Mini-review – Laurencia – Mikhailovsky Ballet at London Coliseum

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After seeing last night’s London debut of the 1939 ballet Laurencia, I can’t in good conscience recommend it. I can accept that with my devotion to flamenco, this ballet’s pseudo-Spanish dance scenes were doomed to displease me (in fact, the castanet playing was so flaccid it made me giggle); but the choreography (Vakhtang Chabukiani as revived by Mikhail Messerer) was so broadly uninspiring and the mime so heavy-handed – and the overall feeling so very Snidely Whiplash – that I found it too low quality to be worth a watch, much less a revival.

The best dancing, to me, was the groomsmen’s duet (possibly Andrei Yakhnuyk and Nikolay Korypaev) in the wedding dance; their unison was good, their leaps strong, the energy high. Laurencia (Irina Perren), however, seemed painfully two dimensional; too cutesy early on, too obvious with her pointing fingers and waving fists in act two, and just generally not exciting dancing. Her friend Pascuala (Sabina Yaparova) actually had better choreography, and we switched to watching her dance during the wedding scene as, well, it was more interesting. I think she was a better dancer than Perren, but perhaps she was just focused more on dancing than acting. Male Lead Denis Matvienko showed unchallenged talent during his time onstage; he seemed to be capable of so much but the unimaginative choreography didn’t push him. His two wedding solos were just … flat. I’ll keep him in mind for another show. It was sad, really, to see so much talent so poorly used. At least it was short and I was able to get home in time to do some dishes. Overall, it also left me with a bit of a bad feeling about the Mikhailovsky – they don’t really seem to be in the “world class” level of companies, rather just in the “merely good” zone. Ah well, it was a nice week anyway.

(This review is for a performance that took place on Tuesdya, July 20th, 2010. The show will be repeated on Wednesday, July 21st. For an alternate review, please see Ismene Brown.)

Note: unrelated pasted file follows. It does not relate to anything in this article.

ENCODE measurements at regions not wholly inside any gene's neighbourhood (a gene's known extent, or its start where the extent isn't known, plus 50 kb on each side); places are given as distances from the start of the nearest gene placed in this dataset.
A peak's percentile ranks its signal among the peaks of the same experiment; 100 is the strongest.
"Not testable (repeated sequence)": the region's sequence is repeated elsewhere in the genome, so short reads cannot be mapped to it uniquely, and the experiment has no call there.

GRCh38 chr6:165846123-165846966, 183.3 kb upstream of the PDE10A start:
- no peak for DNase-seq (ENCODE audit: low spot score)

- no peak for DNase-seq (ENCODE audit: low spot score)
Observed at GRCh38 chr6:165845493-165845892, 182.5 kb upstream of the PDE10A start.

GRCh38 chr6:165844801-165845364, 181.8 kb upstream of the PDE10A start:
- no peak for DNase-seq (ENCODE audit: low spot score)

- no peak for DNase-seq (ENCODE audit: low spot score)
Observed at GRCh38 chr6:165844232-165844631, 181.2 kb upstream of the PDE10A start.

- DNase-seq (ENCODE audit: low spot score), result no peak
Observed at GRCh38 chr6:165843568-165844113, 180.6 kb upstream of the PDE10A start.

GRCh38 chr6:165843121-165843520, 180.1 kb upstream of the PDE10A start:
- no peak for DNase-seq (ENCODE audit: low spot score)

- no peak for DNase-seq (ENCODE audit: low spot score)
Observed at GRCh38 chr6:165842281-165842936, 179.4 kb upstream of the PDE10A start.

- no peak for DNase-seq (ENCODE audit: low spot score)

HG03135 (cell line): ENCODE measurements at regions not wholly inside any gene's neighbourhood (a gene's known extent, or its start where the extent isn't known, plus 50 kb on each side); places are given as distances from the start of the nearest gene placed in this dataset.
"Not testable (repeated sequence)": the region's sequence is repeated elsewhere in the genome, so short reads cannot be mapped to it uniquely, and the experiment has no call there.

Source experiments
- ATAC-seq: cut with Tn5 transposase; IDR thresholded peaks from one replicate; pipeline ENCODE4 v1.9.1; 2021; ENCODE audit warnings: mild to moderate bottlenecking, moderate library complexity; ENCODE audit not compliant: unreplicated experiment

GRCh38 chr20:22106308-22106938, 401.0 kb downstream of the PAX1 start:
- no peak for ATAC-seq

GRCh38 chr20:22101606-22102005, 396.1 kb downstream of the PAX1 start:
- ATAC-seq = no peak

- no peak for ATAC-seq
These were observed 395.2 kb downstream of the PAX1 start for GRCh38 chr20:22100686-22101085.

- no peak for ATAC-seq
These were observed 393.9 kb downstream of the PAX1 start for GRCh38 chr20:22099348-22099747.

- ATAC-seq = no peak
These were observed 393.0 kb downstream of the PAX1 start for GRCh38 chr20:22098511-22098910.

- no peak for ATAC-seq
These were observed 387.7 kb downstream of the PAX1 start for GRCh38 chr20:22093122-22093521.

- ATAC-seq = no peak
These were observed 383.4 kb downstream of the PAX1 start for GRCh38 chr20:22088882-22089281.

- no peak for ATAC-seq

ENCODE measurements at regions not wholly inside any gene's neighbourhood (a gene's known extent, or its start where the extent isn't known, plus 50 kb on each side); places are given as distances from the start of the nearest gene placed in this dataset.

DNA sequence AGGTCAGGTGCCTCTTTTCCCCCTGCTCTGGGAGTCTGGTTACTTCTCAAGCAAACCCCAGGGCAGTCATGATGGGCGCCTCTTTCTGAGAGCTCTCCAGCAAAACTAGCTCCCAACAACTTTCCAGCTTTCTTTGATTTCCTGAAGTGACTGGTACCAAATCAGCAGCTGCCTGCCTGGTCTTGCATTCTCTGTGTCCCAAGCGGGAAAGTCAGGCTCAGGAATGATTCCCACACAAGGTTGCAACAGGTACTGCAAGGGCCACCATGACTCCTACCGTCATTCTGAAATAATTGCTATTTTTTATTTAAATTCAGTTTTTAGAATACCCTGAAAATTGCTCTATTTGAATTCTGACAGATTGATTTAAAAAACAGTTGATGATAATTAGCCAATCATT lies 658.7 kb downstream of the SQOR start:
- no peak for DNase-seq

The plot is as such: in a cute Spanish town in “the distant past” (I’d guess 1600ish as the bad guy was dressed like a cross between Cortez and Caesar), Laurencia flirts with her admirer, Frondoso (Denis Matvienko). The happy villagers dance (as they always do). Eventually the army arrives with baddy Don Fernan “The Commander” Gomez (Mikhail Venshchikov, who looked ready to tie the heroine to the railroad tracks at any minute). He decides he’s going to have not just the proffered glass of wine, but Laurencia. She and Frondoso escape to the woods (scene 2). The other town girls appear and wash their laundry. They all leave, then a girl (Jacincta, Oksana Bondareva) appears chased by Fernan’s guards; he appears and allows them to ravage her (offstage thankfully). The villagers return and are suitably shocked by Bondareva’s dance of dismay. (Total time for these scenes: 45 minutes.)

Act 2 starts in the village, where Laurencia and Frondoso are celebrating their marriage. (This is the best scene in the ballet, with lots of fun dancing despite the horrid, posey, fake flamenco.) The Commander interrupts the fun, however, and takes both Laurencia and Frondoso away. The villagers follow them to (scene four) Don Fernan’s castle exterior, where, after some time, the newly ravaged bride emerges, crushed and disoriented, but then, in a scene straight from Les Miserables, incites the men to take their knives (and the women, their pitchforks) and rush the castle. Then a brief movie plays on the curtains (while the set is changed) shows the crowd rushing around inside, attacking guards and setting things on fire. It all ends (scene 5) in Don Fernan’s castle’s main hall, where the peasants appear, catch Fernan (after Laurencia refuses his offer of treasure) and kill him. Then they do a dance of triumph which seems to be a bit of a Russian exhortation to hold strong against the forces of oppression – very telling with the German invasion just around the corner. (Total time for this act approximately one hour.) Note that this ballet is based on Lope de Vega’s story “Fuente Ovejuna.”

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2 Responses to “Mini-review – Laurencia – Mikhailovsky Ballet at London Coliseum”

  1. artifactsuite Says:

    I’m glad to read a review which does not praise this ballet the way the London newspapers actually did, which seemed to me so much exaggerated… I wrote mine before reading any newspapers and I couldn’t believe what I read then. Anyway, I saw the second cast which was probably worse than the first one (people said it was night and day, but apart from the cast, this ballet reconstruction is kind of dreadful to me!). That was the first time I saw the company, and I was so, so disappointed! Fortunately their Swan Lake was fine, with good female corps and demi-soloists…

  2. Review – Romeo and Juliet – Birmingham Royal Ballet at Salder’s Wells « Life in the Cheap Seats – Webcowgirl’s London theatre reviews Says:

    […] which I had not seen before*. It was full of over-dramatic movement: arms held high in grief a la Laurencia; women standing in heavily curved positions meant to look like Renaissance painting; the […]

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